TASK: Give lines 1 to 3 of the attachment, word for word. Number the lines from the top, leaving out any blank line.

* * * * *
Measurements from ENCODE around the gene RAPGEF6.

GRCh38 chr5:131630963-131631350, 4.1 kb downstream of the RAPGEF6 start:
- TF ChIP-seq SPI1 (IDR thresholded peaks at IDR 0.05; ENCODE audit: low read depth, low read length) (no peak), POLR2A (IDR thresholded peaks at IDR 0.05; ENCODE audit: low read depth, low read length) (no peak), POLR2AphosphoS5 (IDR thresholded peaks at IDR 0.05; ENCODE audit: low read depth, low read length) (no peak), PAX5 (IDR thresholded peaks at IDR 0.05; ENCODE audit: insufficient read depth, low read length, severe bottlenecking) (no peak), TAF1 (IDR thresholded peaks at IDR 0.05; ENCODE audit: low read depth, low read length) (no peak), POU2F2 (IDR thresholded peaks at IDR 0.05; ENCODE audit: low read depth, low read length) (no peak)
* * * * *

Measurements from ENCODE around the gene RAPGEF6.

GRCh38 chr5:131630963-131631350, 4.1 kb downstream of the RAPGEF6 start:
- TF ChIP-seq SPI1 (IDR thresholded peaks at IDR 0.05; ENCODE audit: low read depth, low read length) (no peak), POLR2A (IDR thresholded peaks at IDR 0.05; ENCODE audit: low read depth, low read length) (no peak), POLR2AphosphoS5 (IDR thresholded peaks at IDR 0.05; ENCODE audit: low read depth, low read length) (no peak), PAX5 (IDR thresholded peaks at IDR 0.05; ENCODE audit: insufficient read depth, low read length, severe bottlenecking) (no peak), TAF1 (IDR thresholded peaks at IDR 0.05; ENCODE audit: low read depth, low read length) (no peak), POU2F2 (IDR thresholded peaks at IDR 0.05; ENCODE audit: low read depth, low read length) (no peak)